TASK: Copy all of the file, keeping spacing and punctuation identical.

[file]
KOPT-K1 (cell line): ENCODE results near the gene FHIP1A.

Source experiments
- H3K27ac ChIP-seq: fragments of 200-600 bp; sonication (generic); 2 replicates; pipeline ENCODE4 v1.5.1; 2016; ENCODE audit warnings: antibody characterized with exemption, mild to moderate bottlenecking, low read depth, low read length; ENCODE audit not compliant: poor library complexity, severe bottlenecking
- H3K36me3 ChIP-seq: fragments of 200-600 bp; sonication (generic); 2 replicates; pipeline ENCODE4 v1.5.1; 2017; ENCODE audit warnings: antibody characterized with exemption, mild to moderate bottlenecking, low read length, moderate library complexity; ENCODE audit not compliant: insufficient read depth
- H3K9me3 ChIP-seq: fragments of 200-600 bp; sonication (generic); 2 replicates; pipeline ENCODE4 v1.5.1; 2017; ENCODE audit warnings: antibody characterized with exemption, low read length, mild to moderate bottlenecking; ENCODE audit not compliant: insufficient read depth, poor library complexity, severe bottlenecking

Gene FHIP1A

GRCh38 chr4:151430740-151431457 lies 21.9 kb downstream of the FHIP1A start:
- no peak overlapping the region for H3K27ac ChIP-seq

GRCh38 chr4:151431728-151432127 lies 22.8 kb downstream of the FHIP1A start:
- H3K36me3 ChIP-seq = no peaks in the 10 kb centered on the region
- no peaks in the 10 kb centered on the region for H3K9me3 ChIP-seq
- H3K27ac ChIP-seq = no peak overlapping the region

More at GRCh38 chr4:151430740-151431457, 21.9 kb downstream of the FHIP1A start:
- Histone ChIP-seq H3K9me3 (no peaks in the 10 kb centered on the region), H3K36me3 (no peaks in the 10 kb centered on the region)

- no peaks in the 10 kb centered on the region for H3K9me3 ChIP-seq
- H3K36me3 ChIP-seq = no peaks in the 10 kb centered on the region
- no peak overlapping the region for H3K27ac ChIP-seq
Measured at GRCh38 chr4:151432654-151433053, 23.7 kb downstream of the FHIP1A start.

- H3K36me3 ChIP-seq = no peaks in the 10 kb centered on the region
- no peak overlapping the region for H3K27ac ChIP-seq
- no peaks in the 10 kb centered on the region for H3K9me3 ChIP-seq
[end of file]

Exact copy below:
KOPT-K1 (cell line): ENCODE results near the gene FHIP1A.

Source experiments
- H3K27ac ChIP-seq: fragments of 200-600 bp; sonication (generic); 2 replicates; pipeline ENCODE4 v1.5.1; 2016; ENCODE audit warnings: antibody characterized with exemption, mild to moderate bottlenecking, low read depth, low read length; ENCODE audit not compliant: poor library complexity, severe bottlenecking
- H3K36me3 ChIP-seq: fragments of 200-600 bp; sonication (generic); 2 replicates; pipeline ENCODE4 v1.5.1; 2017; ENCODE audit warnings: antibody characterized with exemption, mild to moderate bottlenecking, low read length, moderate library complexity; ENCODE audit not compliant: insufficient read depth
- H3K9me3 ChIP-seq: fragments of 200-600 bp; sonication (generic); 2 replicates; pipeline ENCODE4 v1.5.1; 2017; ENCODE audit warnings: antibody characterized with exemption, low read length, mild to moderate bottlenecking; ENCODE audit not compliant: insufficient read depth, poor library complexity, severe bottlenecking

Gene FHIP1A

GRCh38 chr4:151430740-151431457 lies 21.9 kb downstream of the FHIP1A start:
- no peak overlapping the region for H3K27ac ChIP-seq

GRCh38 chr4:151431728-151432127 lies 22.8 kb downstream of the FHIP1A start:
- H3K36me3 ChIP-seq = no peaks in the 10 kb centered on the region
- no peaks in the 10 kb centered on the region for H3K9me3 ChIP-seq
- H3K27ac ChIP-seq = no peak overlapping the region

More at GRCh38 chr4:151430740-151431457, 21.9 kb downstream of the FHIP1A start:
- Histone ChIP-seq H3K9me3 (no peaks in the 10 kb centered on the region), H3K36me3 (no peaks in the 10 kb centered on the region)

- no peaks in the 10 kb centered on the region for H3K9me3 ChIP-seq
- H3K36me3 ChIP-seq = no peaks in the 10 kb centered on the region
- no peak overlapping the region for H3K27ac ChIP-seq
Measured at GRCh38 chr4:151432654-151433053, 23.7 kb downstream of the FHIP1A start.

- H3K36me3 ChIP-seq = no peaks in the 10 kb centered on the region
- no peak overlapping the region for H3K27ac ChIP-seq
- no peaks in the 10 kb centered on the region for H3K9me3 ChIP-seq